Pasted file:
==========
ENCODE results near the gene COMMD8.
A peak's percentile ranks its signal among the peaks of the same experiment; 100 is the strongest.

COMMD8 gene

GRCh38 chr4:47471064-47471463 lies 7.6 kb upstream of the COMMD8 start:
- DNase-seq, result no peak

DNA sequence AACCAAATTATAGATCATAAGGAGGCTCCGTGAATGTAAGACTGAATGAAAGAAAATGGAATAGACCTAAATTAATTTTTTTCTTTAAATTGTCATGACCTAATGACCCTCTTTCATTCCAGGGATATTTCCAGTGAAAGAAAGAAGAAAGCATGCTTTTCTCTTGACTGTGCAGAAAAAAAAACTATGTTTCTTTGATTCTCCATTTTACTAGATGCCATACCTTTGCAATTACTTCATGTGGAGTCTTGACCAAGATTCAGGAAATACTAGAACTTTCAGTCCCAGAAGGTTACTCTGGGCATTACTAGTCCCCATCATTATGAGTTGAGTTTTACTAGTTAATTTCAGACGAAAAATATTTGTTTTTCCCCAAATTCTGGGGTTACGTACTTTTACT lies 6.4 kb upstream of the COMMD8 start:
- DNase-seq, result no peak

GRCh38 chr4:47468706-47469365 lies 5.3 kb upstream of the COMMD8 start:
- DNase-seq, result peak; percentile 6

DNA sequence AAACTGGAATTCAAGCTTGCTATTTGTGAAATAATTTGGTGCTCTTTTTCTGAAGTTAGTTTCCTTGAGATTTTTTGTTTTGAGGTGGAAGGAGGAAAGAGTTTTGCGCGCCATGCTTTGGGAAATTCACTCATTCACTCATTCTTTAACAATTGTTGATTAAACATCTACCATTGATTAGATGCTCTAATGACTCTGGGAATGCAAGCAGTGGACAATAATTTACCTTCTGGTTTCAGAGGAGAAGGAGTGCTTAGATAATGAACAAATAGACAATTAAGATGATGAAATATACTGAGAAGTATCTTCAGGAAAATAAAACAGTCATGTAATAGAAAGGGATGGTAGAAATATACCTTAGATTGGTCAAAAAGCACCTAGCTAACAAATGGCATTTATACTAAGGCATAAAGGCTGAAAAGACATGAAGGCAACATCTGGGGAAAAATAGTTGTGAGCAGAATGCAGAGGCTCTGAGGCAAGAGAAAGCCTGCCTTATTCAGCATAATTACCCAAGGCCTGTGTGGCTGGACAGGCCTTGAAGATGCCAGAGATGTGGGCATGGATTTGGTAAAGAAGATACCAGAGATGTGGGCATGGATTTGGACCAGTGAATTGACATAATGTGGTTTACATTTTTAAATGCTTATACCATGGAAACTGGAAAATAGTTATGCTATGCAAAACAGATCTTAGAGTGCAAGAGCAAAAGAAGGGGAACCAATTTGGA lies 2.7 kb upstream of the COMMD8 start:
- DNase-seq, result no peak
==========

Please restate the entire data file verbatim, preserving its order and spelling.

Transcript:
ENCODE results near the gene COMMD8.
A peak's percentile ranks its signal among the peaks of the same experiment; 100 is the strongest.

COMMD8 gene

GRCh38 chr4:47471064-47471463 lies 7.6 kb upstream of the COMMD8 start:
- DNase-seq, result no peak

DNA sequence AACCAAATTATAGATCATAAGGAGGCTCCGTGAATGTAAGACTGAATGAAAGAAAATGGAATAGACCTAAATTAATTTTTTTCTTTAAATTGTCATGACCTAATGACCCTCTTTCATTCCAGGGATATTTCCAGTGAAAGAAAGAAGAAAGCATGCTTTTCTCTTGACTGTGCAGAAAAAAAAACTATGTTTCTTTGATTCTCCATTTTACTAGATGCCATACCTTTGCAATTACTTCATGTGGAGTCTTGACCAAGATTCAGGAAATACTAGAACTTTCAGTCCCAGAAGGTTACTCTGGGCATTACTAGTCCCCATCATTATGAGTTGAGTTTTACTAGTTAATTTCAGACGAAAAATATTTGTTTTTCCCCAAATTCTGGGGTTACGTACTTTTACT lies 6.4 kb upstream of the COMMD8 start:
- DNase-seq, result no peak

GRCh38 chr4:47468706-47469365 lies 5.3 kb upstream of the COMMD8 start:
- DNase-seq, result peak; percentile 6

DNA sequence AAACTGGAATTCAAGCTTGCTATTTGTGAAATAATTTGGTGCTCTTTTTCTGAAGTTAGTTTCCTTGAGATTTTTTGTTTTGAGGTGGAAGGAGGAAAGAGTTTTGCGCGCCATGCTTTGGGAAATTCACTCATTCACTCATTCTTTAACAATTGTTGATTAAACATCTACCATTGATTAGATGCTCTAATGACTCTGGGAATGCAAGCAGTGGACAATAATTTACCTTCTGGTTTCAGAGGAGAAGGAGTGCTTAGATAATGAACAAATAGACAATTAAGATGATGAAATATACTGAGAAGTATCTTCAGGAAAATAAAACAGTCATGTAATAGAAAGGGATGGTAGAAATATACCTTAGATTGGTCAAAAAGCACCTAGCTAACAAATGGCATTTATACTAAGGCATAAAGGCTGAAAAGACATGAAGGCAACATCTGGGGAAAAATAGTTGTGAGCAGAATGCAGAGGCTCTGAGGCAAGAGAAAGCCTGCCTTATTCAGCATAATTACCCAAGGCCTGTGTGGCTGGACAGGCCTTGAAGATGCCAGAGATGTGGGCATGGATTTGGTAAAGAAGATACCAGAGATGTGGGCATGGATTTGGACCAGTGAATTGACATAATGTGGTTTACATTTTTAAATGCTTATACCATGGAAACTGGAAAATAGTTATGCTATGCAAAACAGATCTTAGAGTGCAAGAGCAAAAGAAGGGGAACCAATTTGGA lies 2.7 kb upstream of the COMMD8 start:
- DNase-seq, result no peak